To test the efficacy of behavioural counselling for smoking mothers in reducing young children's exposure to environmental tobacco smoke.
Randomised double blind controlled trial.
Low income homes in San Diego county, California.
108 ethnically diverse mothers who exposed their children (aged <4 years) to tobacco smoke in the home.
Mothers were given seven counselling sessions over three months.
Main outcome measures
Children's reported exposure to environmental tobacco smoke from mothers in the home and from all sources; children's cotinine concentrations in urine.
Mothers' reports of children's exposure to their smoke in the home declined in the counselled group from 27.30 cigarettes/week at baseline, to 4.47 at three months, to 3.66 at 12 months and in the controls from 24.56, to 12.08, to 8.38. The differences between the groups by time were significant (P=0.002). Reported exposure to smoke from all sources showed similar declines, with significant differences between groups by time (P=0.008). At 12 months, the reported exposure in the counselled group was 41.2% that of controls for mothers' smoke (95% confidence interval 34.2% to 48.3%) and was 45.7% (38.4% to 53.0%) that of controls for all sources of smoke. Children's mean urine cotinine concentrations decreased slightly in the counselled group from 10.93 ng/ml at baseline to 10.47 ng/ml at 12 months but increased in the controls from 9.43 ng/ml to 17.47 ng/ml (differences between groups by time P=0.008). At 12 months the cotinine concentration in the counselled group was 55.6% (48.2% to 63.0%) that of controls.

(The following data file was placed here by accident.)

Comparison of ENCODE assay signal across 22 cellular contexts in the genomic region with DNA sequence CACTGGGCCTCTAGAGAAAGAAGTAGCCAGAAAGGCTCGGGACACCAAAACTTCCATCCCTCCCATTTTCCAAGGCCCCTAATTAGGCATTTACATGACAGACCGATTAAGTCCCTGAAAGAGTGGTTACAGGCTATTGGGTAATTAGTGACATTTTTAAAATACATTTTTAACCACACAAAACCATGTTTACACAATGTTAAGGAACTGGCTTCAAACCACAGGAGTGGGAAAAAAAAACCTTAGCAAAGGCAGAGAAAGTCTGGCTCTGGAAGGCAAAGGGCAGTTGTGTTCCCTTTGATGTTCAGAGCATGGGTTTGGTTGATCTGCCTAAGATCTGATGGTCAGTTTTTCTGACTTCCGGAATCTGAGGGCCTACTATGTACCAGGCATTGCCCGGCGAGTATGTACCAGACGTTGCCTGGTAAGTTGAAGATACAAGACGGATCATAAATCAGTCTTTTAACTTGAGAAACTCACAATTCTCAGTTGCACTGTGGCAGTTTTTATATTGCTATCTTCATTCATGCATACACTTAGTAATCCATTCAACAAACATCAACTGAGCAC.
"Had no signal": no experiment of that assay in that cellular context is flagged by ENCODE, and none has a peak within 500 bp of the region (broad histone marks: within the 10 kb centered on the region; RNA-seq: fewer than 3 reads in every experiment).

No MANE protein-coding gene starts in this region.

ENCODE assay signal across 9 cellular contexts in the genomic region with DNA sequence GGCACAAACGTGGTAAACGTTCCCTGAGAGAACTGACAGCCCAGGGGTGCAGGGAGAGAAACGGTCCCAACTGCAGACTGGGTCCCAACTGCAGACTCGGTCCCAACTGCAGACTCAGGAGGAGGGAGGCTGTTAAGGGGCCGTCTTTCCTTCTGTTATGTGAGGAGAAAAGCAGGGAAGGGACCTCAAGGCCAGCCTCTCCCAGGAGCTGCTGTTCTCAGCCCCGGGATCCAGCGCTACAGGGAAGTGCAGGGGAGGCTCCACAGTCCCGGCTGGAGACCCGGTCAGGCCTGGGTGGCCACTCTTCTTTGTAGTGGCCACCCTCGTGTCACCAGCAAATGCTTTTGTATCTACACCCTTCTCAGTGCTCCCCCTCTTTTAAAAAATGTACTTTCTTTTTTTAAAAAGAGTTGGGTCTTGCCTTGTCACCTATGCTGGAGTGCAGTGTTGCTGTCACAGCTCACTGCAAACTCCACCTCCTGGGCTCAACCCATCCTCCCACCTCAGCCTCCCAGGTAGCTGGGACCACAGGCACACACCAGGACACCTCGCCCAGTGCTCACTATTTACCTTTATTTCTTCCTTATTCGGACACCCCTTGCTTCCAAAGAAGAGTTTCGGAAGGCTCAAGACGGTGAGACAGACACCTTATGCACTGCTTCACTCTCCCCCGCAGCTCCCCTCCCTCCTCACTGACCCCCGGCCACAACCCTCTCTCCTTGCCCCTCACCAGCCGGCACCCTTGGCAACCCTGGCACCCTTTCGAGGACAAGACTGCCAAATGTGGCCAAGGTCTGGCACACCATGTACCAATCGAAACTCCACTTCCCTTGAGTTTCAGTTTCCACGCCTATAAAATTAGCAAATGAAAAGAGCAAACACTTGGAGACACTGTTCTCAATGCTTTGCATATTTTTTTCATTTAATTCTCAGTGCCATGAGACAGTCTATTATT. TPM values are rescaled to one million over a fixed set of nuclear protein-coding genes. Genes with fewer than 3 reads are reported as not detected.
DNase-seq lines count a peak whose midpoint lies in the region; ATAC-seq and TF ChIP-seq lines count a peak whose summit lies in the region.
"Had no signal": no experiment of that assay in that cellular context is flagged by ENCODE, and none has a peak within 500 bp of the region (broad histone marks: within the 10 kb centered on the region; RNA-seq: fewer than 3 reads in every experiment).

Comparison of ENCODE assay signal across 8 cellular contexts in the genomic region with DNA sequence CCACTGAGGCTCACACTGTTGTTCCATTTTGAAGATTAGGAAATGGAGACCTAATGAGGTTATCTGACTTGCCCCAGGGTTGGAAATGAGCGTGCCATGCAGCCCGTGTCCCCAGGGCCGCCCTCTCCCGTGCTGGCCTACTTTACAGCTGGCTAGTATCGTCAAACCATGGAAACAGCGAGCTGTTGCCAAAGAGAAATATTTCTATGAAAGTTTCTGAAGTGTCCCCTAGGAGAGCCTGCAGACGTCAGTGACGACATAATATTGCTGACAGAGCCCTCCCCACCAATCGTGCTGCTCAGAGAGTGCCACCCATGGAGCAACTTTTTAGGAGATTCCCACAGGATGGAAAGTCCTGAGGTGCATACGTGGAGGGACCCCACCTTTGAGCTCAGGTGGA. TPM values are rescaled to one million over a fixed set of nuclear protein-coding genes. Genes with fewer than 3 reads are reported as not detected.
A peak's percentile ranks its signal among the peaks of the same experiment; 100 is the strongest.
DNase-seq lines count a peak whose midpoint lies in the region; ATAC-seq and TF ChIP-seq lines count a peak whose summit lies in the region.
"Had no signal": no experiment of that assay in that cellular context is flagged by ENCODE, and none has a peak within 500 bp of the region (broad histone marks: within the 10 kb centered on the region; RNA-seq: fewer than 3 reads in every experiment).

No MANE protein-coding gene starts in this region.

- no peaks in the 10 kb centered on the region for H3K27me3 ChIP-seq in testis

Counselling was effective in reducing children's exposure to environmental tobacco smoke. Similar counselling in medical and social services might protect millions of children from environmental tobacco smoke in their homes.